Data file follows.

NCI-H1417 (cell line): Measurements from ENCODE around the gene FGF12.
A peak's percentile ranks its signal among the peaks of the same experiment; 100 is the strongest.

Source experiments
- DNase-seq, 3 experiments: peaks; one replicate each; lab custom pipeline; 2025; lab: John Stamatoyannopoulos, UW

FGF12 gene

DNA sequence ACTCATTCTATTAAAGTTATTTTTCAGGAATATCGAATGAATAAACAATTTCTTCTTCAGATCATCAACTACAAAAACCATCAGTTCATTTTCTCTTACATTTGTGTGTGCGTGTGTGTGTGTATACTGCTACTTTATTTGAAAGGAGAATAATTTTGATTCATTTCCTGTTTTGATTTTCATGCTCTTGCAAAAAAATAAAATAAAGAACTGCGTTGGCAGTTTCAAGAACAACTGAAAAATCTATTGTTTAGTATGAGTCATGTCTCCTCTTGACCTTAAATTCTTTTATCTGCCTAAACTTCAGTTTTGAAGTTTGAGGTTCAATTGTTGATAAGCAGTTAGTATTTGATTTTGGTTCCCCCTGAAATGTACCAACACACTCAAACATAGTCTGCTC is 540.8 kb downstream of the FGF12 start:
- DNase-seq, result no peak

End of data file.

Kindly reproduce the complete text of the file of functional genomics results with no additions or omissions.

NCI-H1417 (cell line): Measurements from ENCODE around the gene FGF12.
A peak's percentile ranks its signal among the peaks of the same experiment; 100 is the strongest.

Source experiments
- DNase-seq, 3 experiments: peaks; one replicate each; lab custom pipeline; 2025; lab: John Stamatoyannopoulos, UW

FGF12 gene

DNA sequence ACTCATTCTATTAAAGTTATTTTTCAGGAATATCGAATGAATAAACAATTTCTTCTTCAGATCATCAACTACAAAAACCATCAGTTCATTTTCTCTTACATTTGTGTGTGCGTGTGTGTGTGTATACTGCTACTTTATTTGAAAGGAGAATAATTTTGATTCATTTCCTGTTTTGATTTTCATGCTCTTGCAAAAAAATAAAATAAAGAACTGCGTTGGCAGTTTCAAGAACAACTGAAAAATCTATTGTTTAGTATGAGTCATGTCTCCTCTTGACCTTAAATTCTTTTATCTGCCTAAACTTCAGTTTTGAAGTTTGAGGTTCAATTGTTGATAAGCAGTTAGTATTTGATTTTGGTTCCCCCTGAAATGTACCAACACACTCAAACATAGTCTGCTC is 540.8 kb downstream of the FGF12 start:
- DNase-seq, result no peak